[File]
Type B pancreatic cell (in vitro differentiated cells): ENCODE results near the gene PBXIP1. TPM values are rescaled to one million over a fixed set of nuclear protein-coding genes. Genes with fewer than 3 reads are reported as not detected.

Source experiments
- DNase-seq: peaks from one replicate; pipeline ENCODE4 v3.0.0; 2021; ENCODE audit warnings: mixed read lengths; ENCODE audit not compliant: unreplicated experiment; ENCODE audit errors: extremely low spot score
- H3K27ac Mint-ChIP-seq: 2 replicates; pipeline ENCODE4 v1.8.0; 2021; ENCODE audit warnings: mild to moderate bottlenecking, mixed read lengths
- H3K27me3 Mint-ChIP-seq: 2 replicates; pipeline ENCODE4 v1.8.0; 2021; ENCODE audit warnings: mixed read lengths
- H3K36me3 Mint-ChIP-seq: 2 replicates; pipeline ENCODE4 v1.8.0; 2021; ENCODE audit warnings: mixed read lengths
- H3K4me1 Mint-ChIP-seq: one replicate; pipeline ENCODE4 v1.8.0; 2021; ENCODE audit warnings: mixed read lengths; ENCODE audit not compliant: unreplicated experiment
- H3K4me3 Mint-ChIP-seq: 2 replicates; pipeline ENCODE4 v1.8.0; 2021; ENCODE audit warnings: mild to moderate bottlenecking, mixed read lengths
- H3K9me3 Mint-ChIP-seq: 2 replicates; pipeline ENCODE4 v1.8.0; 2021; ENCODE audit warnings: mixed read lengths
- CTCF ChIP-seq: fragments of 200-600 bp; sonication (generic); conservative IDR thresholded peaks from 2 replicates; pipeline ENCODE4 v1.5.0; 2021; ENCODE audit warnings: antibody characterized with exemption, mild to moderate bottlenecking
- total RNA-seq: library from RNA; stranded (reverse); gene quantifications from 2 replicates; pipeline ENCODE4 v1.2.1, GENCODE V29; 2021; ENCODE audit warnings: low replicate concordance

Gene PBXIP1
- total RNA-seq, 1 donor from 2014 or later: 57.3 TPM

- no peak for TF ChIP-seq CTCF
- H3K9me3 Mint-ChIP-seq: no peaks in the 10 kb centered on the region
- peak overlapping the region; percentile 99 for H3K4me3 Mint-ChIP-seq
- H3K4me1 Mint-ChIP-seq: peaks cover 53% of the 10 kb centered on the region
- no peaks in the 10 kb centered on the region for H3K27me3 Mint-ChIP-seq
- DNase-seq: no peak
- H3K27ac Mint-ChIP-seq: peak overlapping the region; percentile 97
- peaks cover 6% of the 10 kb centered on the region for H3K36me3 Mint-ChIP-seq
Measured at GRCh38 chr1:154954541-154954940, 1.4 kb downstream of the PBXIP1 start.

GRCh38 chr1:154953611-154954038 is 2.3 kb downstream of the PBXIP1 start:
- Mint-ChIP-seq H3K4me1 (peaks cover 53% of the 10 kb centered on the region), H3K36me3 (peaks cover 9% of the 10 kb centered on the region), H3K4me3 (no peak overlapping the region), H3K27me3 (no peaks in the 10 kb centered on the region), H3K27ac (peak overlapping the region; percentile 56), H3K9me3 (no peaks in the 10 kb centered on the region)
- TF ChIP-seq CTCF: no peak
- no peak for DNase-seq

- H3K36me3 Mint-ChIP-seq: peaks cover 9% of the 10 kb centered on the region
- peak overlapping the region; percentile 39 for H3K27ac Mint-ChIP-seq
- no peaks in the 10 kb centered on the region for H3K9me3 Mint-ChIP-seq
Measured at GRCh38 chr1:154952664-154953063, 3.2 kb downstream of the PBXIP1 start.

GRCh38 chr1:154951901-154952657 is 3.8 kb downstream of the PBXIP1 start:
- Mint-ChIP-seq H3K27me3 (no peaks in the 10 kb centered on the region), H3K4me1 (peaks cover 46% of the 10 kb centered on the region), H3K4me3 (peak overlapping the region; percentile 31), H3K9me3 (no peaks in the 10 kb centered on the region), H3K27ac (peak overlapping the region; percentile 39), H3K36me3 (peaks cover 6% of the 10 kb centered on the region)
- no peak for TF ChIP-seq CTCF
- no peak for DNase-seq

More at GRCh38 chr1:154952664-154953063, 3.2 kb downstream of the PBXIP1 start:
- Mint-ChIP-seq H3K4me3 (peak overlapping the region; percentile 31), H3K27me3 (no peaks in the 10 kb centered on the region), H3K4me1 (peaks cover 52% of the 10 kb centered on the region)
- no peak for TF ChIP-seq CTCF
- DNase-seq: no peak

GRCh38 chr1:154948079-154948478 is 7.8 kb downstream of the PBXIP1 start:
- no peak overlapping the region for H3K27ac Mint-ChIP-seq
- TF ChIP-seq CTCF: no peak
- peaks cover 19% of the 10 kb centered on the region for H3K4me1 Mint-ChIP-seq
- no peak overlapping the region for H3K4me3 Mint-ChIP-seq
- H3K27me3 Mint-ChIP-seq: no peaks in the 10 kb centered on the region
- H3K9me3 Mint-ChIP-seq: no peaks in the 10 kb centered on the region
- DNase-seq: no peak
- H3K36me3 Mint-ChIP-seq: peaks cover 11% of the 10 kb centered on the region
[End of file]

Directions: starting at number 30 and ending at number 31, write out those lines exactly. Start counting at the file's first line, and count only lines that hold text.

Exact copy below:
Measured at GRCh38 chr1:154952664-154953063, 3.2 kb downstream of the PBXIP1 start.

GRCh38 chr1:154951901-154952657 is 3.8 kb downstream of the PBXIP1 start: